The early musealization of writers’ and artists’ houses through guidebooks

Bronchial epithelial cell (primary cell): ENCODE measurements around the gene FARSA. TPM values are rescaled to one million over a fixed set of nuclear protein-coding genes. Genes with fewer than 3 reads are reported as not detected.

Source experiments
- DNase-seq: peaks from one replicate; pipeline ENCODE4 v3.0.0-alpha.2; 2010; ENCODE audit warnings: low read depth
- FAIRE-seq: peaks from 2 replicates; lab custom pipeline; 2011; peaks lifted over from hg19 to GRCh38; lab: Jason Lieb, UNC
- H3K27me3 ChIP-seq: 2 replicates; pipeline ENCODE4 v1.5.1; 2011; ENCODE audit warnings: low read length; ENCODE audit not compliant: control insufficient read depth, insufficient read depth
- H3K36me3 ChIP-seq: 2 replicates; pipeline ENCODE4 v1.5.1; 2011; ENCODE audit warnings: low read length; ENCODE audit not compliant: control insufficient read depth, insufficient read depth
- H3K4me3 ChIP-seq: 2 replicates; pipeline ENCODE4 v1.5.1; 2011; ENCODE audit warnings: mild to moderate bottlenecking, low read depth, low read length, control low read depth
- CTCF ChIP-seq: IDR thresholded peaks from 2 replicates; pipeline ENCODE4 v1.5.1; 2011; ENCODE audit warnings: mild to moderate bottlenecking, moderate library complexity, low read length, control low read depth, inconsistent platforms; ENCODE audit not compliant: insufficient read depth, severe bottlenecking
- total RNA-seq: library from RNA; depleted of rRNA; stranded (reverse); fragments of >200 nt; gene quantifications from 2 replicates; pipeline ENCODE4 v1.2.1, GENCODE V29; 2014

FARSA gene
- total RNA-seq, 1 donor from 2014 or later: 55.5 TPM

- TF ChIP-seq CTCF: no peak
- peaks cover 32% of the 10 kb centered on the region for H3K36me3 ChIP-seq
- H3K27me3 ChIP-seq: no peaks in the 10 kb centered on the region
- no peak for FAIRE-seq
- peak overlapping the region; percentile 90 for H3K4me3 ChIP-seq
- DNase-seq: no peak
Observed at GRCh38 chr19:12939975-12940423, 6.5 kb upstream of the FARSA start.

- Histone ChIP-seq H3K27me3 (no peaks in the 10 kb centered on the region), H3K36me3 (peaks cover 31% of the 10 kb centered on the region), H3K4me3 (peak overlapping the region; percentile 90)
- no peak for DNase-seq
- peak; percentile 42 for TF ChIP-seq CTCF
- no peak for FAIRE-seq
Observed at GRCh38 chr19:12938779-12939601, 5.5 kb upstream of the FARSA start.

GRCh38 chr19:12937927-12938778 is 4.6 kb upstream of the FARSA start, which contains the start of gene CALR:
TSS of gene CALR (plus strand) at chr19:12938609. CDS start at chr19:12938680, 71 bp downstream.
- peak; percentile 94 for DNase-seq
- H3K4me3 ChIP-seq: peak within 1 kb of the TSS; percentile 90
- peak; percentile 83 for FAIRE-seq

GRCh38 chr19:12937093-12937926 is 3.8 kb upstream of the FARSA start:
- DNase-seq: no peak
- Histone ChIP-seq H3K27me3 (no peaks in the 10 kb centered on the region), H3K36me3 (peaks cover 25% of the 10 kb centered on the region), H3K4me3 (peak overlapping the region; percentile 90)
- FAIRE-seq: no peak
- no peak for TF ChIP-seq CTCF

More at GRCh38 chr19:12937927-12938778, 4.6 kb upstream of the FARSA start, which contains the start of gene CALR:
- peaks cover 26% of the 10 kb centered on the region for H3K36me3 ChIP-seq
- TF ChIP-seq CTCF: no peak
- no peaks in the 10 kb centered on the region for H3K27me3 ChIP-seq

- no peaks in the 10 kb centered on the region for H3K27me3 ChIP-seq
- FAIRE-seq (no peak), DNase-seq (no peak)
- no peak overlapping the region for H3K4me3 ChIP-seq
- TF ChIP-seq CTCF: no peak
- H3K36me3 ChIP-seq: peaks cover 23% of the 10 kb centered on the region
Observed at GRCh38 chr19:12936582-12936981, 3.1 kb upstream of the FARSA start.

Writers’ and artists’ residences developed into museums only at the end of the eighteenth and beginning of the nineteenth centuries, when houses inhabited by Walpole, Rousseau and Petrarch as well as Canova’s birthplace were turned into tourist destinations. This shift is apparent in the guidebooks to these mansions published in the decades between 1780 and 1840. In examining such booklets, this article highlights the long-term transformations of the phenomenon of the writers’ and artists’ house, and particularly the changing interaction of curators and visitors these texts allow to identify. In order to investigate this evolution in museological communication, this essay discusses the guidebooks to Horace Walpole’s Twickenham villa (1784), Petrarch’s country house in Arquà close to Padua (1797 and 1830), the villa and gardens designed by Melchiorre Cesarotti in Selvazzano also close to Padua (1810), Jean-Jacques Rousseau’s “Les Charmettes” near Chambéry (1811) and Canova’s studio/residence/museum in Possagno (1837).
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